Tome called Indianas 86‐68 victory over Michigan for the national championship “a war.” Lou Carnesecca, whose St. Johns team was beaten twice by the Hoosiers, had a better description for Indiana, winner of its 32 games. “They put you manual meat grinder through a meat grinder,” he said. Bobby Knight, the demanding Indiana coach, had a different view of his team a day before the National Collegiate Athletic Association final at Philadelphia paired Big Ten rivals for this first time.
“Its not a game against an opponent,” said Knight, “Its a game against your potential.”
Indianas potential emerged in the second half when its defense and brilliant offense wore down the Wolverines. Two players responsible for the Hoosiers first national championship since 1940 were Scott May, the college player of the year, and Kent Benson, the, 6‐foot‐11‐inch, 240‐pound center. May scored 26 points. Benson, the tournaments most valuable player, wrecked Michigan with his inside game and 25 points.
The University of California, Los Angeles, which had been champion 10 times in 12 years, entered the tournament as an underdog. The Bruins had a new coach and a new style of play. They finished third, defeating Rutgers, 106‐92.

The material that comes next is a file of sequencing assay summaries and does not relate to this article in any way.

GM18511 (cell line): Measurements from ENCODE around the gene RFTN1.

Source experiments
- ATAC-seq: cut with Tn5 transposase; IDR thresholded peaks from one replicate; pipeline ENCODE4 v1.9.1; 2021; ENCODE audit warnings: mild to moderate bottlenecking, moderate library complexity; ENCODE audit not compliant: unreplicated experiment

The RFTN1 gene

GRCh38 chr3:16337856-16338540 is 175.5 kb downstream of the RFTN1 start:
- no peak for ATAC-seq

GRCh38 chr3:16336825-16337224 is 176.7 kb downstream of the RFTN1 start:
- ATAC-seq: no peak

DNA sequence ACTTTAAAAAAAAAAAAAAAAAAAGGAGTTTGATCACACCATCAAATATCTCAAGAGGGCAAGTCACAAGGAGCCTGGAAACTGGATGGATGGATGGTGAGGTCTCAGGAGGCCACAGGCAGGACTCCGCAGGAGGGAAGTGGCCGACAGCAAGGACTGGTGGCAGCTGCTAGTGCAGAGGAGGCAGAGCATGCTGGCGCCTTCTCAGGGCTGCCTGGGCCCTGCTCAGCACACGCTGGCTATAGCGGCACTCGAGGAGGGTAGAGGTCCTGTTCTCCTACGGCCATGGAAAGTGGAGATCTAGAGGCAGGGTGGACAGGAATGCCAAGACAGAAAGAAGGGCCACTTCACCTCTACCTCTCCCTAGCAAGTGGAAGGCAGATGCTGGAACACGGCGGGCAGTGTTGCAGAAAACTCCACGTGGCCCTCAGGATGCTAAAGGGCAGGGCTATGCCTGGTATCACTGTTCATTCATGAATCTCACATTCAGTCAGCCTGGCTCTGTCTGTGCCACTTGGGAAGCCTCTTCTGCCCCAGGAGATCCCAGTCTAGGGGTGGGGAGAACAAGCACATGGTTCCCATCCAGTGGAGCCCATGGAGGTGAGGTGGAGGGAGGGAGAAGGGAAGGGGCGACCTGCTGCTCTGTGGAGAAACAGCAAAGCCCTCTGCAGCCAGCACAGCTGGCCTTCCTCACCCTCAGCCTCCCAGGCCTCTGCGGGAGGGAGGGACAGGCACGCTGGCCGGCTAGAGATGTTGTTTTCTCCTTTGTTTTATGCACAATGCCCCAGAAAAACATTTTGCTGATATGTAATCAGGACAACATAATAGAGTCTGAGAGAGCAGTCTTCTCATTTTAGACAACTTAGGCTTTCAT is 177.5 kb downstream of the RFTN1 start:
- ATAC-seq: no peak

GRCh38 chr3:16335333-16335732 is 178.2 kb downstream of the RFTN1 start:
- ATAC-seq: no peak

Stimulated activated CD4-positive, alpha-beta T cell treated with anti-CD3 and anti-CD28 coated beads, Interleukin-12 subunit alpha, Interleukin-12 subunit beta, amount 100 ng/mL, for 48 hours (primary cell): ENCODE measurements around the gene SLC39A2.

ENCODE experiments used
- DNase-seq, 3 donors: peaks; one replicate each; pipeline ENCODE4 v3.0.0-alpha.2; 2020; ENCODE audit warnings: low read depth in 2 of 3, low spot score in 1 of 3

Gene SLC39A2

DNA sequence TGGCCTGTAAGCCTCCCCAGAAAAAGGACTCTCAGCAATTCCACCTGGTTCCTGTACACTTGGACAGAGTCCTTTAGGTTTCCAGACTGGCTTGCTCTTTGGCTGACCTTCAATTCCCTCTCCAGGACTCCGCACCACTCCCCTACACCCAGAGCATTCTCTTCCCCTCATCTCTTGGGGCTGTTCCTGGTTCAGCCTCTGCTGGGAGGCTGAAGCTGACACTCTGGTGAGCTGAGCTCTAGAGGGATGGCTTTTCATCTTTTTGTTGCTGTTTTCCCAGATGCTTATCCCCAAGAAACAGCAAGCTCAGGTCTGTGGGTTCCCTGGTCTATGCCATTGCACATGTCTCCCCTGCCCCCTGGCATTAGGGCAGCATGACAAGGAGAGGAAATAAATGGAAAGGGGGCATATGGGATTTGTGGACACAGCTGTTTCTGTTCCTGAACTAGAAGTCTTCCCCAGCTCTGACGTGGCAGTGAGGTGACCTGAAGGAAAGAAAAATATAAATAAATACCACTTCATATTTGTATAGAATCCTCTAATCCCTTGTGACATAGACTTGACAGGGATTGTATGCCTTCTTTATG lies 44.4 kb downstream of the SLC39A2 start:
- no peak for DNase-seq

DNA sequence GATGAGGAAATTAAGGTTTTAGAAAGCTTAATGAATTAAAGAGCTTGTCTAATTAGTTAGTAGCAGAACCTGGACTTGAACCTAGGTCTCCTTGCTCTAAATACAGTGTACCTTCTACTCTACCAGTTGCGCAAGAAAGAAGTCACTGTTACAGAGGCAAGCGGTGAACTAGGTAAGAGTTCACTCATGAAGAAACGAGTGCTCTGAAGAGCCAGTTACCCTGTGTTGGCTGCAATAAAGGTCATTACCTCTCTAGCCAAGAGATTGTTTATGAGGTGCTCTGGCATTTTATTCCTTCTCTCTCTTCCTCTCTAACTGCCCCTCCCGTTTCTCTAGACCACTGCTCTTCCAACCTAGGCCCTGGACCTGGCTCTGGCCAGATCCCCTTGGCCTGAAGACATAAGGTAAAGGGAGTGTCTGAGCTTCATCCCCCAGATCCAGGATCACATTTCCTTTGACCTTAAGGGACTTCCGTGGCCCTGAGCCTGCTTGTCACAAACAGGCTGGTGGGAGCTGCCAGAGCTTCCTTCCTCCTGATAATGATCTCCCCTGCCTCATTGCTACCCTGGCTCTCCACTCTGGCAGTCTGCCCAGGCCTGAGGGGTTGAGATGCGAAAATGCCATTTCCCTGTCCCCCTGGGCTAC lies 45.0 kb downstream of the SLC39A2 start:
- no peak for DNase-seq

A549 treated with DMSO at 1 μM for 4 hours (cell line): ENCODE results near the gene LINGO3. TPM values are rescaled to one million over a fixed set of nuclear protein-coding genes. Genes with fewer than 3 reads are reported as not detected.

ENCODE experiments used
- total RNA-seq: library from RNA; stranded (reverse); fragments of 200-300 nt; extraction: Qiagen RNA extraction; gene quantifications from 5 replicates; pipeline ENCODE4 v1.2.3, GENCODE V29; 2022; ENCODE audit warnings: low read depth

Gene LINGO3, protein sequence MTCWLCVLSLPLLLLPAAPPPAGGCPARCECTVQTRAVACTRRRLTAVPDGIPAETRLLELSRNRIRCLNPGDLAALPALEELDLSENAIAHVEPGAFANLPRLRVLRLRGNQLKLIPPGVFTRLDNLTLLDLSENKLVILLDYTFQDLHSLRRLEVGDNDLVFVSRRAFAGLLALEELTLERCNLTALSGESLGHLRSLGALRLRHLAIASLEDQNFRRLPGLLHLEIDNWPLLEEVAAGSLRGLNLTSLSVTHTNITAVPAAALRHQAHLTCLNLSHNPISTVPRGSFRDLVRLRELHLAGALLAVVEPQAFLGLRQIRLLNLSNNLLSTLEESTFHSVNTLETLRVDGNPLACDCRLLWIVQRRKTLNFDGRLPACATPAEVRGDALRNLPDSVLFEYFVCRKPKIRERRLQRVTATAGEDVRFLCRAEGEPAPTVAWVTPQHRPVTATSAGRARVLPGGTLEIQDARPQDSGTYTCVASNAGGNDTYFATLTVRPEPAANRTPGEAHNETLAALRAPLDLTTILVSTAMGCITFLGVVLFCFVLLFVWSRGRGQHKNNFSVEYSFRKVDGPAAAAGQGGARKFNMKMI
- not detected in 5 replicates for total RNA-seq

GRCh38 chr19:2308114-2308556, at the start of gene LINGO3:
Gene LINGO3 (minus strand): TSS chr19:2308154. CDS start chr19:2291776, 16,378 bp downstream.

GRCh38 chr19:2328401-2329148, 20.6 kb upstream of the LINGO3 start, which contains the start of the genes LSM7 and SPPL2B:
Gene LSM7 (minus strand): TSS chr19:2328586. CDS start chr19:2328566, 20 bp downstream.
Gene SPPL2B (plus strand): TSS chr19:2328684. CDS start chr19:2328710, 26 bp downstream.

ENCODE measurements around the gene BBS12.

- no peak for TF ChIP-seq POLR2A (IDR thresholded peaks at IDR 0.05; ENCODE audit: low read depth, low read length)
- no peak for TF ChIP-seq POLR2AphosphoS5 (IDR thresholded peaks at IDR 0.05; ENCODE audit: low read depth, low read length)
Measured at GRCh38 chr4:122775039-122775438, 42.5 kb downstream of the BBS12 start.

Indiana and Rutgers were the only major colleges unbeaten during the regular season. The final poll of The Associated Press ranked Indiana first, Marquette second, Nevada‐Las Vegas third, Rutgers fourth and U.C.L.A. fifth. The final poll of United Press International, also taken before the postseason tournaments, had Indiana first, Marquette second, Rutgers third, NevadaLas Vegas fourth and U.C.L.A. fifth.
Kentucky, playing in the National Invitation Tournament for the first time since 1950, defeated North Carolina‐Charlotte, 71‐67, in the final at Madison Square Garden. The consolation for the upstart Charlotte team was the, choice of Cedric Maxwell, its skinny 6‐8 forward, as the most valuable player.
Marshall Rogers, a 6‐2 guard from Pan American, won the national scoring championship, averaging 36,8 points a game. Next were Freeman Williams of Portland (Ore.) State at 30.9, Terry Furlow of Michigan State at 29.4 and Adrian Dantley of Notre Dame at 28.6.
May and Benson were joined on the consensus all‐America team by Dantley, Richard Washington of U.C.L.A., John Lucas of Maryland, Mitch Kupchak and Phil Ford of North Carolina, Phil Sellers of Rutgers, Earl Tatum of Marquette and Bernard King of Tennessee.